Here is a surprising relation between elastic collisions and : Start with a large ball of mass kg. on the very left, a small ball of mass kg. to it's right and a wall to the very right. Send the large ball towards the small ball with an initial velocity . The small ball will keep bouncing back and forth between the large ball … Continue reading the story "Elastic collisions and "
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IIT-Madras scientists have blood on their hands — and nobody is complaining. A team of scientists from the department of engineering design has been successful in creating enough red blood cells from stem cells to be used as 'artificial blood' in people who need transfusion. Having proved their oxygen-carrying capacity, the RBCs will now go into 'mass production' before starting human trials in three years, scientists … Continue reading the story "IIT-Madras ready for mass production of artificial blood - The Times of India"
Benford's law is an interesting anomaly regarding the distribution of the first digit in a collection of data. "Now, we have noted elsewhere that by definition the first digit of a decimal number cannot be a zero. That leaves nine ciphers, though, and one might expect each of them to appear about one out of nine times in that first position. For each, about 11% would make sense. … Continue reading the story "Benford's law"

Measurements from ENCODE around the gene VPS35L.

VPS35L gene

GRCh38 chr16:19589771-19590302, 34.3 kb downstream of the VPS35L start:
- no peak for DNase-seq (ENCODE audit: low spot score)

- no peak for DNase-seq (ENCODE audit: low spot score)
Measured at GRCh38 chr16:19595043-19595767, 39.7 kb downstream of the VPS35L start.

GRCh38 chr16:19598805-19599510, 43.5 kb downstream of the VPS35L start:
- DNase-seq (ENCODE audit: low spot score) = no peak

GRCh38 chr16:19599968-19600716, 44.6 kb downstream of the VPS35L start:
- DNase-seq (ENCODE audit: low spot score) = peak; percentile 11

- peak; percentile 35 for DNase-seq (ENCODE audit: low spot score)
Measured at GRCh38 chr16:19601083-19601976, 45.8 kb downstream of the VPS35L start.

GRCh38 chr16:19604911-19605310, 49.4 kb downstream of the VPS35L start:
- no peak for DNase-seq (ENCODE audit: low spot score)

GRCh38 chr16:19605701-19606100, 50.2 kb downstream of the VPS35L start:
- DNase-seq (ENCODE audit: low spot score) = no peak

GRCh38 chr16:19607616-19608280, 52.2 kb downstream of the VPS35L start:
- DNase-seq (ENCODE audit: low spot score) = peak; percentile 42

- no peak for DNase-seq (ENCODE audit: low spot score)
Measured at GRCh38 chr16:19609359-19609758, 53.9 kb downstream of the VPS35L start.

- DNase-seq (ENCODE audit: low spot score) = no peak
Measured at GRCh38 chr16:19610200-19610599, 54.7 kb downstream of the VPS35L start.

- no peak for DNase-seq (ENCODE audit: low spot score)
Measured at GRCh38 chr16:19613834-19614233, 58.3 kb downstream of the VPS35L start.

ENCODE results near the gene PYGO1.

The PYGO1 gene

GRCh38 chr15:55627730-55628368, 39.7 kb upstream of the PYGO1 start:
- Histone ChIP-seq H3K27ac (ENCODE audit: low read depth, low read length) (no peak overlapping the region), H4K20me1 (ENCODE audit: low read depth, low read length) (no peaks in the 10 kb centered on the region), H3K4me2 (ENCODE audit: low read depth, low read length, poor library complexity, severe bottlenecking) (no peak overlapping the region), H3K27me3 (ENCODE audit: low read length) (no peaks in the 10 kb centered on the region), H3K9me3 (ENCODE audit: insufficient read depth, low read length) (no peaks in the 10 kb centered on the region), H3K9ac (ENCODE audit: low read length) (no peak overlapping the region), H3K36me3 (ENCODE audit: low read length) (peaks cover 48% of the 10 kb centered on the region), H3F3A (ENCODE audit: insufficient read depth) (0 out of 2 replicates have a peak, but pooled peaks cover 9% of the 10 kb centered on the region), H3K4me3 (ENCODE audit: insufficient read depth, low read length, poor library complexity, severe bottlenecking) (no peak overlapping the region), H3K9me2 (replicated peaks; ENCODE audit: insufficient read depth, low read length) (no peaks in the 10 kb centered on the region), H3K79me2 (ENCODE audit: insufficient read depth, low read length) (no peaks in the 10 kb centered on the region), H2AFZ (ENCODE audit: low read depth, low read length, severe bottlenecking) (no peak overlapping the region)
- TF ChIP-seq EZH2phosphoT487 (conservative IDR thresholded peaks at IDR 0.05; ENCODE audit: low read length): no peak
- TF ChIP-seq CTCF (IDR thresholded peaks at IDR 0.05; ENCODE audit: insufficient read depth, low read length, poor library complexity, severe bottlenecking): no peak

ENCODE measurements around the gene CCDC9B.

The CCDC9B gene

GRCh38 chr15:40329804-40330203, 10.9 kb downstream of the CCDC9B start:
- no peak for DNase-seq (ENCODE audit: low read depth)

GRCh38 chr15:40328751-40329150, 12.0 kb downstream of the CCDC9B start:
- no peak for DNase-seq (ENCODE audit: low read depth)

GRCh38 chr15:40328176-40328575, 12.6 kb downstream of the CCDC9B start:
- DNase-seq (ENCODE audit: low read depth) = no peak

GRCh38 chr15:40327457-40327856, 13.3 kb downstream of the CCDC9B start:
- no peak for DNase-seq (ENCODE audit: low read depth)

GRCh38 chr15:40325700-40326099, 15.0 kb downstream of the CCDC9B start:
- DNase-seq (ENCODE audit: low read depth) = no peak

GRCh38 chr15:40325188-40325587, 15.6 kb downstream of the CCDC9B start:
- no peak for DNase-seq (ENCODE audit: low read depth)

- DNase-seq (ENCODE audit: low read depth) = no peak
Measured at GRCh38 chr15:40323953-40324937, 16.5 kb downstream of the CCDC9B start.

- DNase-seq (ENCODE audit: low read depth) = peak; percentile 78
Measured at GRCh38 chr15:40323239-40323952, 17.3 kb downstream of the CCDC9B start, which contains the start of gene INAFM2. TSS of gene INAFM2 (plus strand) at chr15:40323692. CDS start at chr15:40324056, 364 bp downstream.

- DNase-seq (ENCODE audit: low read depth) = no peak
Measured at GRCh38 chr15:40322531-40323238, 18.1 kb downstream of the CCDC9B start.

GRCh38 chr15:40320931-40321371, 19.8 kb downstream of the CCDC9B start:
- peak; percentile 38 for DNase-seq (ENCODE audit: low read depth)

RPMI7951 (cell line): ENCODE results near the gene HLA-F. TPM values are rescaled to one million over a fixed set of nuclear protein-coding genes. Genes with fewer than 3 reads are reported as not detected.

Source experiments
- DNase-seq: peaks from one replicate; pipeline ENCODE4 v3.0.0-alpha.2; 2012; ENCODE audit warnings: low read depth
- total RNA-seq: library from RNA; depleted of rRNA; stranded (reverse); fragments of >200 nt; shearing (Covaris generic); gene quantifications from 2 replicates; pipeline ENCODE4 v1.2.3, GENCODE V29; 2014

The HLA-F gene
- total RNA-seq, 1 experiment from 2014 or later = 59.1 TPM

The isoperimetric inequality states that "Among all planar shapes with the same perimeter the circle has the largest area." Here is the simplest geometric proof that I know of: http://www.cut-the-knot.org/do_you_know/isoperimetric.shtml There are other proofs too: http://cornellmath.wordpress.com/2008/05/16/two-cute-proofs-of-the-isoperimetric-inequality/ and http://forumgeom.fau.edu/FG2002volume2/FG200215.pdf Acknowledgement: Thanks to the late prof. Thomas Cover for pointing out a simple proof. Let me know if any of these proofs can be extended to dimension 3 or higher dimensions.
Angle trisection is another of the classical problems that cannot be solved using a compass and unmarked ruler but can be solved using origami. This construction is due to Hisashi Abe. via Mathematics of paper folding - Wikipedia, the free encyclopedia. To prove that angle trisection cannot be solved using an unmarked ruler and a compass, one must invoke Galois theory. What's interesting however is that … Continue reading the story "Trisection of an Angle via Origami"
Suppose there are 4 cities, each city located at the vertex of a square having a side of unit length. What is the smallest road network that can connect all 4 cities? The solution is explained very well in this video: The following article also gives more insight on Steiner points: http://www.unige.ch/~gander/Preprints/BDM56-GanderE.pdf